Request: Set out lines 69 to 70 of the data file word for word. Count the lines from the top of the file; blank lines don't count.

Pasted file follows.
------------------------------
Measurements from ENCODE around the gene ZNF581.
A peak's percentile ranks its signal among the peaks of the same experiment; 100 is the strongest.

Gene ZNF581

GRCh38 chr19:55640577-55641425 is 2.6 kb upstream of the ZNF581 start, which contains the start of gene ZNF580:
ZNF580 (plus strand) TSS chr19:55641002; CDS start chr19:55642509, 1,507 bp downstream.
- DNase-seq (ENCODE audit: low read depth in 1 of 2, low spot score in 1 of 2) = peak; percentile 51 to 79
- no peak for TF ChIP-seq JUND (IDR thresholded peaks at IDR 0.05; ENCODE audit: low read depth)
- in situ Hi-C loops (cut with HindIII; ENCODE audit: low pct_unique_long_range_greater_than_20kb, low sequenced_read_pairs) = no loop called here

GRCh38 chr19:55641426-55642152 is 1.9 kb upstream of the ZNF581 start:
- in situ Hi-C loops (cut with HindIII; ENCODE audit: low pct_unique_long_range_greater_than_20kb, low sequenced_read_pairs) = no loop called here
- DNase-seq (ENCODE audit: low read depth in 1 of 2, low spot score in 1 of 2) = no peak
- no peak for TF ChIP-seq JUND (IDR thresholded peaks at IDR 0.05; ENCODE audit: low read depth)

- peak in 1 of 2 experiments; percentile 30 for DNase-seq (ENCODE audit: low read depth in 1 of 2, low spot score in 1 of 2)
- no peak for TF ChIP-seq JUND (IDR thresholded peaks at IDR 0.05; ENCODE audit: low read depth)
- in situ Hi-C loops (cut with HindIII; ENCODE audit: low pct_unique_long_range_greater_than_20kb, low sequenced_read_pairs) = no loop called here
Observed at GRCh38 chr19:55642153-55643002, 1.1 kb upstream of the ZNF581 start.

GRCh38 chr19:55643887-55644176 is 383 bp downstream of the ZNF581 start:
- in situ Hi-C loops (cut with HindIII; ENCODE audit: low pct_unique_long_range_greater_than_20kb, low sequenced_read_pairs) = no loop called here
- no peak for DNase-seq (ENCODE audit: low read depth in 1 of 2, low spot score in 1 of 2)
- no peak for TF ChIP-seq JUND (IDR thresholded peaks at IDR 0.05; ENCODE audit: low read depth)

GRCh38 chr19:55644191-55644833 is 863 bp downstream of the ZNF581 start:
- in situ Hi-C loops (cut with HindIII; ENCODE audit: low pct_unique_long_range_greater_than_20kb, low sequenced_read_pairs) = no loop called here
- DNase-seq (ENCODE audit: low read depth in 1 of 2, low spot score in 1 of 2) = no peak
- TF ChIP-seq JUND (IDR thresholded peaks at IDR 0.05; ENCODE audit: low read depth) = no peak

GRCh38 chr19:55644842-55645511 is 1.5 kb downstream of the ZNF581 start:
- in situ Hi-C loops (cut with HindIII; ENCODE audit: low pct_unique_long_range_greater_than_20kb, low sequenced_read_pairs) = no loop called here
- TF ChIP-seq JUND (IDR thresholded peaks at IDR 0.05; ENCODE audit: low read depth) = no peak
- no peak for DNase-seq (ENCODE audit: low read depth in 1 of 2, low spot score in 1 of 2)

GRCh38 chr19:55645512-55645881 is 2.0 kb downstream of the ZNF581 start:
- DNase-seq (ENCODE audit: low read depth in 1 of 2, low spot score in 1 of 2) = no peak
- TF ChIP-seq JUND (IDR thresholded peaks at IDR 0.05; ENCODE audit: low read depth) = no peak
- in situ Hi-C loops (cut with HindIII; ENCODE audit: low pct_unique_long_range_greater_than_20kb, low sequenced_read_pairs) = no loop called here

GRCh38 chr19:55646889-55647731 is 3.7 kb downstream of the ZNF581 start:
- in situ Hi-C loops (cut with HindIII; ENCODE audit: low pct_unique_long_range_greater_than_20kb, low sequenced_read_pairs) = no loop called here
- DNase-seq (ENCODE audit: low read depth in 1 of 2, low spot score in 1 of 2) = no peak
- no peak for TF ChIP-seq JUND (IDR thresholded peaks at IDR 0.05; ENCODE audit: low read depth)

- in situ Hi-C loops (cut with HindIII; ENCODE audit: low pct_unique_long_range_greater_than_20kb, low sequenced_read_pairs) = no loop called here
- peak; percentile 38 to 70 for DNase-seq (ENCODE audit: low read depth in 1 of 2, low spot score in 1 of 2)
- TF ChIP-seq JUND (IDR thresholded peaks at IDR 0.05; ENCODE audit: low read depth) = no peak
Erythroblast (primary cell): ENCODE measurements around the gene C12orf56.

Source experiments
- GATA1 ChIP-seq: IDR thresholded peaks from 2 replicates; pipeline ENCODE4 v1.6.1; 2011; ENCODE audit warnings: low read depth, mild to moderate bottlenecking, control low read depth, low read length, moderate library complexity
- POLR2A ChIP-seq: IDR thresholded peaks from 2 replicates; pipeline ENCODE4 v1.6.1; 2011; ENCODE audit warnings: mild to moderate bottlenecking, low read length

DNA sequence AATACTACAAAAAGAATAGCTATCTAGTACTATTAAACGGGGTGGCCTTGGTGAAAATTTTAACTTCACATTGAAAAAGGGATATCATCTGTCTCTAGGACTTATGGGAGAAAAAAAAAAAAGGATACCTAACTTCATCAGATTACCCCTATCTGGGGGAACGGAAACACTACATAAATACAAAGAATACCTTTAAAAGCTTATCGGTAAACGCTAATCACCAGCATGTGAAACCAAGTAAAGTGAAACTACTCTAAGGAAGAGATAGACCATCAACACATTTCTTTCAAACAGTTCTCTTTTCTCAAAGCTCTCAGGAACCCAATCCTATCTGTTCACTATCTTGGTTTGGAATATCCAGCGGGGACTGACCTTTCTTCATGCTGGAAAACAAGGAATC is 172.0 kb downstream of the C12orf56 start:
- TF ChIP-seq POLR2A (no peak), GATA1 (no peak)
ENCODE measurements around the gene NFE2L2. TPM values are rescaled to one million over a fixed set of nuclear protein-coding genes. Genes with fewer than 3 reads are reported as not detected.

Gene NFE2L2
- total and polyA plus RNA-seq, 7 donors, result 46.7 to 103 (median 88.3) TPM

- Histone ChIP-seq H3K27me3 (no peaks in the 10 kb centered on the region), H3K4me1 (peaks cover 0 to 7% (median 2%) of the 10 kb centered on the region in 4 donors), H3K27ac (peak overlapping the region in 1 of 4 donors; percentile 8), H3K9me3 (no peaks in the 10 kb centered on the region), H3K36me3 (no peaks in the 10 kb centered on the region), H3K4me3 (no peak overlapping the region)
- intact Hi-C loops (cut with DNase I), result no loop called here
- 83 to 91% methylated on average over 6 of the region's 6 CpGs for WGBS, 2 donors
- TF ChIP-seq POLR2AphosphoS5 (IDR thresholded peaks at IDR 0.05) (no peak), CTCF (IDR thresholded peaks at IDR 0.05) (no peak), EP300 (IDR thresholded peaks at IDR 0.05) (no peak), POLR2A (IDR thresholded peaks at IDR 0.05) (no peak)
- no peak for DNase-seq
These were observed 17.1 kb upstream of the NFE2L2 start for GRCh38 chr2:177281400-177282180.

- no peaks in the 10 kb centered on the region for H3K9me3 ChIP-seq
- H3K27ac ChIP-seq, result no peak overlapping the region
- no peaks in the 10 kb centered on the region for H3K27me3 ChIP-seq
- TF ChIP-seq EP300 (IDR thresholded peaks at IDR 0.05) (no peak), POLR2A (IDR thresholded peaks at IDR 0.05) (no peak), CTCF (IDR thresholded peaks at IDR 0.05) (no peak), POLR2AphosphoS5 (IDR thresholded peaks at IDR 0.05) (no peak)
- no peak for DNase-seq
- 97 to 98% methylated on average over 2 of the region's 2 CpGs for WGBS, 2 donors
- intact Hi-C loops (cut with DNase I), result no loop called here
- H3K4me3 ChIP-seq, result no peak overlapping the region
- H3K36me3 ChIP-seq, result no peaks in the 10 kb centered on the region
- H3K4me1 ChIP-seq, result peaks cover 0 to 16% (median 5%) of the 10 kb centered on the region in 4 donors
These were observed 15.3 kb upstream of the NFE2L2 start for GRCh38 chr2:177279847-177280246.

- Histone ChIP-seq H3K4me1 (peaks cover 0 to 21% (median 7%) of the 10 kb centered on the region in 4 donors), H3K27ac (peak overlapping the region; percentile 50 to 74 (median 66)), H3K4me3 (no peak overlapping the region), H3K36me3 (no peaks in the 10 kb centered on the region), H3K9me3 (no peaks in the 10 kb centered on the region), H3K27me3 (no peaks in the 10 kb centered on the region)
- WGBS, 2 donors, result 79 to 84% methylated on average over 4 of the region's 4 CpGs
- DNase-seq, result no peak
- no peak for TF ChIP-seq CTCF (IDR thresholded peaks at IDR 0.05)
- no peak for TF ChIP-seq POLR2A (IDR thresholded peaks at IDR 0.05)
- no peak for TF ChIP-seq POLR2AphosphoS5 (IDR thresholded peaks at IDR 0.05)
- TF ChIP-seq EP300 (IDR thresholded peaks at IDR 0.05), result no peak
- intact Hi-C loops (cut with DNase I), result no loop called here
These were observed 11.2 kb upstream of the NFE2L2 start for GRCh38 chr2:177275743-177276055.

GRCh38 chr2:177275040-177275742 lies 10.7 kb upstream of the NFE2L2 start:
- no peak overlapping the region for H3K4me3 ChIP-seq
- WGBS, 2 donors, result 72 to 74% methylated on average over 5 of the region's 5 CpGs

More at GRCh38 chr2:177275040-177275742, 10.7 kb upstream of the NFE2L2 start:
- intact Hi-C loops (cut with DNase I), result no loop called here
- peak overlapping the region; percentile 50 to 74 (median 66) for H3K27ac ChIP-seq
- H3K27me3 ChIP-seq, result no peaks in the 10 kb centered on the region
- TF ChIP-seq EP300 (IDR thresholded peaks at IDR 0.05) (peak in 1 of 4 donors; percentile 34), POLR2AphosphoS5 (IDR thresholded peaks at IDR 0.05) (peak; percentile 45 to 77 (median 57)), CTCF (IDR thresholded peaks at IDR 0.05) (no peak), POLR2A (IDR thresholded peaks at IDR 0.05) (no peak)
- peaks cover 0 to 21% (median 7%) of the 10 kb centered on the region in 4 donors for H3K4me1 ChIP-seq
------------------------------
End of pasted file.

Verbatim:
- no peak for TF ChIP-seq CTCF (IDR thresholded peaks at IDR 0.05)
- no peak for TF ChIP-seq POLR2A (IDR thresholded peaks at IDR 0.05)